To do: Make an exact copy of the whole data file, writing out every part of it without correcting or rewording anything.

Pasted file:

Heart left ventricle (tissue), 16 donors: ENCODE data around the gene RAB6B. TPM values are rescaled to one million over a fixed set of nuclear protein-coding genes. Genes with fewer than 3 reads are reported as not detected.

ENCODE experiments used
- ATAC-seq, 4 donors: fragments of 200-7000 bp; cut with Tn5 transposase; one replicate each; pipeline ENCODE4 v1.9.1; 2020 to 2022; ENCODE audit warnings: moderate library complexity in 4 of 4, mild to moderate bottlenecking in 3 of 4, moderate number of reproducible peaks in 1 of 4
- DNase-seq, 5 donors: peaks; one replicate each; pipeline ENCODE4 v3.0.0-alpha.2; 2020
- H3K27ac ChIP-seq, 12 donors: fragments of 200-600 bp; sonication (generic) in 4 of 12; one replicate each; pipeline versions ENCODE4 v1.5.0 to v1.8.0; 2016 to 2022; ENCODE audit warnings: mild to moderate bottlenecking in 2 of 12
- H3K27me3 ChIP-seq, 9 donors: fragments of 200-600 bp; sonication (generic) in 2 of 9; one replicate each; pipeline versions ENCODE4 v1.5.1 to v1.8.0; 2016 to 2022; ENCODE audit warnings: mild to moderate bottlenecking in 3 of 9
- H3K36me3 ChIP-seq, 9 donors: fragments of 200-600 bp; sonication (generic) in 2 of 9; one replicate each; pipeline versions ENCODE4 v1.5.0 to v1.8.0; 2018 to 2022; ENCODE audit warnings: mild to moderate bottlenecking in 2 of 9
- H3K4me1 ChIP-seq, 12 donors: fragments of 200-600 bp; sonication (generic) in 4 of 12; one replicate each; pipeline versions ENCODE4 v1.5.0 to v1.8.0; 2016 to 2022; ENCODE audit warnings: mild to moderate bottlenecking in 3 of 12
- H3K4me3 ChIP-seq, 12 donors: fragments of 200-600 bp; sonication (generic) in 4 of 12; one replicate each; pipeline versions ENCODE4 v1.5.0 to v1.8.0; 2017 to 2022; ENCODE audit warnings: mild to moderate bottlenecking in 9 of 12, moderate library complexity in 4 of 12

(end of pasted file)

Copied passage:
Heart left ventricle (tissue), 16 donors: ENCODE data around the gene RAB6B. TPM values are rescaled to one million over a fixed set of nuclear protein-coding genes. Genes with fewer than 3 reads are reported as not detected.

ENCODE experiments used
- ATAC-seq, 4 donors: fragments of 200-7000 bp; cut with Tn5 transposase; one replicate each; pipeline ENCODE4 v1.9.1; 2020 to 2022; ENCODE audit warnings: moderate library complexity in 4 of 4, mild to moderate bottlenecking in 3 of 4, moderate number of reproducible peaks in 1 of 4
- DNase-seq, 5 donors: peaks; one replicate each; pipeline ENCODE4 v3.0.0-alpha.2; 2020
- H3K27ac ChIP-seq, 12 donors: fragments of 200-600 bp; sonication (generic) in 4 of 12; one replicate each; pipeline versions ENCODE4 v1.5.0 to v1.8.0; 2016 to 2022; ENCODE audit warnings: mild to moderate bottlenecking in 2 of 12
- H3K27me3 ChIP-seq, 9 donors: fragments of 200-600 bp; sonication (generic) in 2 of 9; one replicate each; pipeline versions ENCODE4 v1.5.1 to v1.8.0; 2016 to 2022; ENCODE audit warnings: mild to moderate bottlenecking in 3 of 9
- H3K36me3 ChIP-seq, 9 donors: fragments of 200-600 bp; sonication (generic) in 2 of 9; one replicate each; pipeline versions ENCODE4 v1.5.0 to v1.8.0; 2018 to 2022; ENCODE audit warnings: mild to moderate bottlenecking in 2 of 9
- H3K4me1 ChIP-seq, 12 donors: fragments of 200-600 bp; sonication (generic) in 4 of 12; one replicate each; pipeline versions ENCODE4 v1.5.0 to v1.8.0; 2016 to 2022; ENCODE audit warnings: mild to moderate bottlenecking in 3 of 12
- H3K4me3 ChIP-seq, 12 donors: fragments of 200-600 bp; sonication (generic) in 4 of 12; one replicate each; pipeline versions ENCODE4 v1.5.0 to v1.8.0; 2017 to 2022; ENCODE audit warnings: mild to moderate bottlenecking in 9 of 12, moderate library complexity in 4 of 12